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Budget Resolutions and Economic Situation — Amendment of the Law

Part of the debate – in the House of Commons at 2:26 pm on 22nd March 2016.

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Photo of George Kerevan George Kerevan Scottish National Party, East Lothian 2:26 pm, 22nd March 2016

As ever, Madam Deputy Speaker, I am at your service and the service of the House. I will come to my final point, because I am sure that we will be discussing this at the next Budget in another three months.

The Chancellor talks about living beyond our means. He prioritises the budget surplus. He talks about intergenerational fairness. He says that if we do not get overall national debt down, it will be a burden on future generations. Let us test that and go back to the late 1940s and 1950s, when the national debt as a share of GDP was more than twice what it is now and was coasting at over 200% at one point. For most of the ’50s it was 150%, which is twice what we have at the moment. Where did it come from? It came from Governments, particularly Conservative Governments, borrowing money. Most of the rise in national debt did not come during world war two, but during the late ’40s and early ’50s as we tried to rebuild Britain’s infrastructure following the depredation of the war. Harold Macmillan was building a million houses a year. We invested and the national debt was pushed up.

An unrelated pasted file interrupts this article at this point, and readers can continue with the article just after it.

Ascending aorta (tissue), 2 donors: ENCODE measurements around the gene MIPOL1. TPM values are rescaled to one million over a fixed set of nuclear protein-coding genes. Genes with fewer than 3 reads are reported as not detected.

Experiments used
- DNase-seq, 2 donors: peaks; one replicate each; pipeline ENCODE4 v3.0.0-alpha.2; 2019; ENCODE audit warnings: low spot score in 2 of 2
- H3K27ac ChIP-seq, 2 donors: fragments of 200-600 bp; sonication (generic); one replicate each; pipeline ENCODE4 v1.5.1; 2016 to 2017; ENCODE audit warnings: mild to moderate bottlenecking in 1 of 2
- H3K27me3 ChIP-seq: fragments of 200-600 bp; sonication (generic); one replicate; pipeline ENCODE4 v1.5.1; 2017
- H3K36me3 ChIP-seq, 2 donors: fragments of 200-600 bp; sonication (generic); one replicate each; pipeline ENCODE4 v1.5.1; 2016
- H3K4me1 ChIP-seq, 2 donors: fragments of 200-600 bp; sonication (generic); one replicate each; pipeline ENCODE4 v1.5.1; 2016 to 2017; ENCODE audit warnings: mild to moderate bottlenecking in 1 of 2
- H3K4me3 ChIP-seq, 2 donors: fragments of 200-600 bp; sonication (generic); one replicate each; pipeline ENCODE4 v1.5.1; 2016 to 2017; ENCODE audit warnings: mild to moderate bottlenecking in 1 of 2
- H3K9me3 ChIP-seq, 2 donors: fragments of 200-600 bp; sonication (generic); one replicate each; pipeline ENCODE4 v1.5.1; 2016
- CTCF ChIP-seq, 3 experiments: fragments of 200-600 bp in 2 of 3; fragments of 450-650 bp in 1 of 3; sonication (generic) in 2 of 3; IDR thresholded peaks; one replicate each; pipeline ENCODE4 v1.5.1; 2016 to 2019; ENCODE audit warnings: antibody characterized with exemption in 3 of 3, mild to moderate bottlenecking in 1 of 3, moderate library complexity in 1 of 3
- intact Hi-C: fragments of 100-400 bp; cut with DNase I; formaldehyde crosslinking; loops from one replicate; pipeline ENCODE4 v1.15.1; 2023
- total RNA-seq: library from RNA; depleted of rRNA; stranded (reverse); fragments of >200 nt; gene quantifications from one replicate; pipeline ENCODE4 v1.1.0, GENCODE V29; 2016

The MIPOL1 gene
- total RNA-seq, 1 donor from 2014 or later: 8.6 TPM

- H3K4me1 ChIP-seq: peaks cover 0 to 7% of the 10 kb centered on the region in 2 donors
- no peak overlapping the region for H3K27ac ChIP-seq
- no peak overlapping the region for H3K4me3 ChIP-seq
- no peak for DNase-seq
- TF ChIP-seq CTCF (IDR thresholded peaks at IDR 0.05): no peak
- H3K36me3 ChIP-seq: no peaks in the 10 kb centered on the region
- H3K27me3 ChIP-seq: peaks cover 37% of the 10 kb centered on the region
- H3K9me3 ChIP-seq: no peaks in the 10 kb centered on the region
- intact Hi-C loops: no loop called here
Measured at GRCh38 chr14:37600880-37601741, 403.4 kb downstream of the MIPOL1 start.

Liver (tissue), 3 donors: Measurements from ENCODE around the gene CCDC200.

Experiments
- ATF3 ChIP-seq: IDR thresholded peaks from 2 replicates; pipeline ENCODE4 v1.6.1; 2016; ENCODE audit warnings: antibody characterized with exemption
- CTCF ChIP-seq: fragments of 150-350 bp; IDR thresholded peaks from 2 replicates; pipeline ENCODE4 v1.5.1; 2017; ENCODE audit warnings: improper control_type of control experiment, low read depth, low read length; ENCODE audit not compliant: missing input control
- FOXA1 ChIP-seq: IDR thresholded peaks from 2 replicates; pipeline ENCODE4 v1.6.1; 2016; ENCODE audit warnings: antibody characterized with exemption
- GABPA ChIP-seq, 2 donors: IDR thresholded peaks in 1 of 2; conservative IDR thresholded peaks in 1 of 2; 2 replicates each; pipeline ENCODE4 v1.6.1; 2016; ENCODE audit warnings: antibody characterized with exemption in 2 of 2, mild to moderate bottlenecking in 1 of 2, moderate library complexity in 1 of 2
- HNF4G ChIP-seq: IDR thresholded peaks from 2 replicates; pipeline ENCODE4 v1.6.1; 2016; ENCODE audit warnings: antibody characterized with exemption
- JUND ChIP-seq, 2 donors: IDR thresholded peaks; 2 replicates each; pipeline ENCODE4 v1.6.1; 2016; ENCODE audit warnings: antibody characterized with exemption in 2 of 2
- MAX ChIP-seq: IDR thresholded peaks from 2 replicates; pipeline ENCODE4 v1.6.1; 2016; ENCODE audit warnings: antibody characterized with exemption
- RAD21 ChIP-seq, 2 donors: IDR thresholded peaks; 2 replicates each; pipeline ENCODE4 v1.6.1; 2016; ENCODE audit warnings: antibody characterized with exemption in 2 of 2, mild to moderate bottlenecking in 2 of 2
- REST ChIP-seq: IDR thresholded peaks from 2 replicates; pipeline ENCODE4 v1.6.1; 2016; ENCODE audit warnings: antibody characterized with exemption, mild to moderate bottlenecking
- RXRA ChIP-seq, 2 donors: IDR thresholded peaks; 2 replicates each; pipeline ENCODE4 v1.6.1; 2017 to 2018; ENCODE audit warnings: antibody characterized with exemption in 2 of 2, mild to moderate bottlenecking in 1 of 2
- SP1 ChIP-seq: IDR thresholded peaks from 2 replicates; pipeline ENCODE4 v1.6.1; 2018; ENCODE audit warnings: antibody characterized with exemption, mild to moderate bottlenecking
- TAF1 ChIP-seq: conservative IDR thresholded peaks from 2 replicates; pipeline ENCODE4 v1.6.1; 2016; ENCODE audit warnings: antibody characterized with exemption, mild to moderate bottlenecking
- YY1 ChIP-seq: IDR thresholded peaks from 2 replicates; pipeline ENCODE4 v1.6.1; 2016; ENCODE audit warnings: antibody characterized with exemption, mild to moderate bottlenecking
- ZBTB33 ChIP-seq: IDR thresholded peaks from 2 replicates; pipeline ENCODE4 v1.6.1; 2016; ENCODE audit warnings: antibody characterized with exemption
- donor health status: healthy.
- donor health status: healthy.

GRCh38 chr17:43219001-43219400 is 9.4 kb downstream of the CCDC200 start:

Here is the thing: if huge national debts weigh heavily on future generations, let us look forward. What happened to baby boomers such as the right hon. and learned Member for Rushcliffe and me? Our generation has houses and pensions. We have benefited from state-funded investment in national infrastructure. The whole notion that investing and running up a budget deficit places a burden on future generations is not historically true. Did the economy grow fast in the ’50s and early ’60s? Yes, it did.

Here is my final point and my message for the Chancellor to reflect on: when trying to control public spending, what matters is what it is spent on. Harold Macmillan and the Conservative Governments of the 1950s invested in infrastructure. This Chancellor is borrowing to invest in current spending, which gets blown away by the wind, and if we do that, we fail. It is no wonder that the Chancellor wants his rendezvous with destiny in 2020. He wants to pretend that he can run a budget surplus. It may never happen. Even if it does for one year, it is unsustainable. The Chancellor does not understand business or how the economy works. He pretends he does and talks a good game, but he has not delivered productivity, which is the core thing that we need in this country.